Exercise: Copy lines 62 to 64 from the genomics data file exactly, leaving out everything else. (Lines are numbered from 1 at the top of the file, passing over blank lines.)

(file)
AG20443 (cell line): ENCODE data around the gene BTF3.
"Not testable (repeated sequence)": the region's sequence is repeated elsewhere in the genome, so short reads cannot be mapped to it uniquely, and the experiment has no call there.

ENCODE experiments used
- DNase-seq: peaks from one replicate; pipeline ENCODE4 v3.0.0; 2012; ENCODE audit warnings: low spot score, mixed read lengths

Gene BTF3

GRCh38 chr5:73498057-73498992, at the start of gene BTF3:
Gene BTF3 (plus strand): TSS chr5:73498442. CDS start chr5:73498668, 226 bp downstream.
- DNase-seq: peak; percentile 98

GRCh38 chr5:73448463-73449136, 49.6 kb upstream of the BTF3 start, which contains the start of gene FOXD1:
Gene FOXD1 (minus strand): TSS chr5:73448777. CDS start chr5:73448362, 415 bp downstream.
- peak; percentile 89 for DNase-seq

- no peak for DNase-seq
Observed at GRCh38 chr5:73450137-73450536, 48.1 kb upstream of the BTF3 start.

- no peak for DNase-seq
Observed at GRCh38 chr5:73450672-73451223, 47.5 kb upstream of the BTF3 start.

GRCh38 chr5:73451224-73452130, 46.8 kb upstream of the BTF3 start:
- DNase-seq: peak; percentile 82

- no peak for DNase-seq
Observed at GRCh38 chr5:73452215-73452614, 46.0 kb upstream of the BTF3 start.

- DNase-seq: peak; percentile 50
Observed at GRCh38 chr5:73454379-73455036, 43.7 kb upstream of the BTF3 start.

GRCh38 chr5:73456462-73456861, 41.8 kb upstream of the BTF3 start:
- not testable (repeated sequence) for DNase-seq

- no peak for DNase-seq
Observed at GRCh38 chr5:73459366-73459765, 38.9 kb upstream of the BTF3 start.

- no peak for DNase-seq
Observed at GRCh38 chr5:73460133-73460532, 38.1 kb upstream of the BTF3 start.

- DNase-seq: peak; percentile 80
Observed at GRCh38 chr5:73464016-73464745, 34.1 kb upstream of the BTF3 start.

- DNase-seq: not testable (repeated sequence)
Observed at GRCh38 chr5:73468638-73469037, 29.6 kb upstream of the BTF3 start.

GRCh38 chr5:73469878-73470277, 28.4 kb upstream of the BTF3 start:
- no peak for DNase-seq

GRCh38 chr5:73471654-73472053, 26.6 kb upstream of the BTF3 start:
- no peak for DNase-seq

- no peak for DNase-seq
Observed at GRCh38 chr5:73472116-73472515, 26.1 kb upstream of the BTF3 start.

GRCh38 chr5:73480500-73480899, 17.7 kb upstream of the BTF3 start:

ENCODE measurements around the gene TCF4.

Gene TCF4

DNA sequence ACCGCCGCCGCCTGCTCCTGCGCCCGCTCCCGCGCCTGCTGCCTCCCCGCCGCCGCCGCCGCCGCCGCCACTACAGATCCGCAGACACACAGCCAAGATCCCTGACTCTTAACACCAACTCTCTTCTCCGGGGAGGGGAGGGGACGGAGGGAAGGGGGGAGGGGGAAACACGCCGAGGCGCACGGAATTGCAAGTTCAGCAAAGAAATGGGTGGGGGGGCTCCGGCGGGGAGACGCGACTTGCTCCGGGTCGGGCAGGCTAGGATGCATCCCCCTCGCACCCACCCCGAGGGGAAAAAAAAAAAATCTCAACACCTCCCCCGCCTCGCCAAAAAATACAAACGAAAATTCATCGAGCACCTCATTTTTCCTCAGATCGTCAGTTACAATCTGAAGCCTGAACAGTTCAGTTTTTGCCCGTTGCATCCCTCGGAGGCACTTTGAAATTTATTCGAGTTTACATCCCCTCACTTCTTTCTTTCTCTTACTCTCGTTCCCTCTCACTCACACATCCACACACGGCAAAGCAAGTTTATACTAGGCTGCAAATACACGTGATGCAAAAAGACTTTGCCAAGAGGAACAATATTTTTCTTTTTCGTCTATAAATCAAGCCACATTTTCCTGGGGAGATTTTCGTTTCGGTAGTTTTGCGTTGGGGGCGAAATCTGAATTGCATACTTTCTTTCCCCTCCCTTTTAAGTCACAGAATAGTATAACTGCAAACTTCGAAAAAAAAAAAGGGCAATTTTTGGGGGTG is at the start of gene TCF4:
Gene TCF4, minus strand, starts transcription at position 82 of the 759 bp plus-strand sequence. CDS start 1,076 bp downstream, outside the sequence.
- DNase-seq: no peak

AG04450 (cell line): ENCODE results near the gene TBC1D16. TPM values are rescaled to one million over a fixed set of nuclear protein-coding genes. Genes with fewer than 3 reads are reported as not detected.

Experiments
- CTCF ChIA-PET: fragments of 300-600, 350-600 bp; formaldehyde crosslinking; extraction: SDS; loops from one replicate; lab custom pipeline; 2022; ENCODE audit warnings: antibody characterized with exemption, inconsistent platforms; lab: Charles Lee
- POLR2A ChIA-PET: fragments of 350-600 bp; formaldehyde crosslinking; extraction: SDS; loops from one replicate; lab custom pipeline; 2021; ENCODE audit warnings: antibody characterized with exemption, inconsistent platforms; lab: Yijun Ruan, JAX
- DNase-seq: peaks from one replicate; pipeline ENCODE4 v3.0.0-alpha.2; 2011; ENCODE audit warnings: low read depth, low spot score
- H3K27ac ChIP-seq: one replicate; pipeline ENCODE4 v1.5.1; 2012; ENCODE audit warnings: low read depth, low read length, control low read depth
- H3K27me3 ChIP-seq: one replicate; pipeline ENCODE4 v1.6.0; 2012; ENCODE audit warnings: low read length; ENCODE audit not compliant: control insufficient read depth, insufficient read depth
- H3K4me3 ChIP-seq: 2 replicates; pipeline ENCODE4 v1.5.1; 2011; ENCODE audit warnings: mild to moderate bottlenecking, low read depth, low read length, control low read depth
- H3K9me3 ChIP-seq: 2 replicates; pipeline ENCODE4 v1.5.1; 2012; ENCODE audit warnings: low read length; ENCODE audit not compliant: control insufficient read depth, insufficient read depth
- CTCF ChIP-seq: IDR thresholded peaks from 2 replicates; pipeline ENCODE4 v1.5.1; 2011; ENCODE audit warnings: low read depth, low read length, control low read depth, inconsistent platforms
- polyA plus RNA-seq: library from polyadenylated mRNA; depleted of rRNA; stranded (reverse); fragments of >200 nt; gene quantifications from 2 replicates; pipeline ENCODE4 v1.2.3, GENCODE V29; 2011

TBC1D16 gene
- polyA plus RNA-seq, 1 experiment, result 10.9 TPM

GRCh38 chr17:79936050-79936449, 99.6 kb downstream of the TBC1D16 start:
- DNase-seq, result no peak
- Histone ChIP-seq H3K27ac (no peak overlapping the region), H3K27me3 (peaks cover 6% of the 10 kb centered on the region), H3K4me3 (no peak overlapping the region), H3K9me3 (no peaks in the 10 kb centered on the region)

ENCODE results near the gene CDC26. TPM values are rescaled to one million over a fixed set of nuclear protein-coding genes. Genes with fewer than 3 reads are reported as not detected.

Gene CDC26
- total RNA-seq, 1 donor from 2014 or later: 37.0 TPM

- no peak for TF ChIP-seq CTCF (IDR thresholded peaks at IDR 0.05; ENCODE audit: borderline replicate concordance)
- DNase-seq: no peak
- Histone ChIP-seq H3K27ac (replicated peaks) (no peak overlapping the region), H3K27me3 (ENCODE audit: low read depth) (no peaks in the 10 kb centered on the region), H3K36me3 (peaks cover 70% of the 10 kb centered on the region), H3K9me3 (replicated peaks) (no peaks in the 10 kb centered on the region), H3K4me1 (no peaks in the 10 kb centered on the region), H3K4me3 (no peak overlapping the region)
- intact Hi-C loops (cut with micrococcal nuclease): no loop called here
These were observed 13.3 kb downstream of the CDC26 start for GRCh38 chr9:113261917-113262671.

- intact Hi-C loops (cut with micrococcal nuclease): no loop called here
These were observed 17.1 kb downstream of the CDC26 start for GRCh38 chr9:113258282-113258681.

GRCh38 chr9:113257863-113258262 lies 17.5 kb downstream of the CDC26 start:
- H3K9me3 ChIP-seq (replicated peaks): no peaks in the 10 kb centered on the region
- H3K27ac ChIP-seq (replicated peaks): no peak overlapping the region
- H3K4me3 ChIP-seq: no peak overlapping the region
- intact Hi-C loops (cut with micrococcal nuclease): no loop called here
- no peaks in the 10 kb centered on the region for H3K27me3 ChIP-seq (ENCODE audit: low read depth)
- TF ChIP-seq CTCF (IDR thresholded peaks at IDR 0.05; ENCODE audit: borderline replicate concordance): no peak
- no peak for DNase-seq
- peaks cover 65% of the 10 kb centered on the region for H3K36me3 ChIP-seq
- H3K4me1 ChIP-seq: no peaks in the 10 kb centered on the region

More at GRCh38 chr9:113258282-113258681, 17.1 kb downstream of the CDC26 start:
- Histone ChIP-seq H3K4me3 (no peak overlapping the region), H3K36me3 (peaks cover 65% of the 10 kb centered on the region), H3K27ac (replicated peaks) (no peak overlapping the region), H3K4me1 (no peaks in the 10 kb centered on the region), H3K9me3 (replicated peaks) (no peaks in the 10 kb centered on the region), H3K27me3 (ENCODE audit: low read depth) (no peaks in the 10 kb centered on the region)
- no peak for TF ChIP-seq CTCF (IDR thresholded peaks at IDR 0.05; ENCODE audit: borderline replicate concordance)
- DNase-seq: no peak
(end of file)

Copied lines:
- total RNA-seq, 1 donor from 2014 or later: 37.0 TPM

- no peak for TF ChIP-seq CTCF (IDR thresholded peaks at IDR 0.05; ENCODE audit: borderline replicate concordance)
- DNase-seq: no peak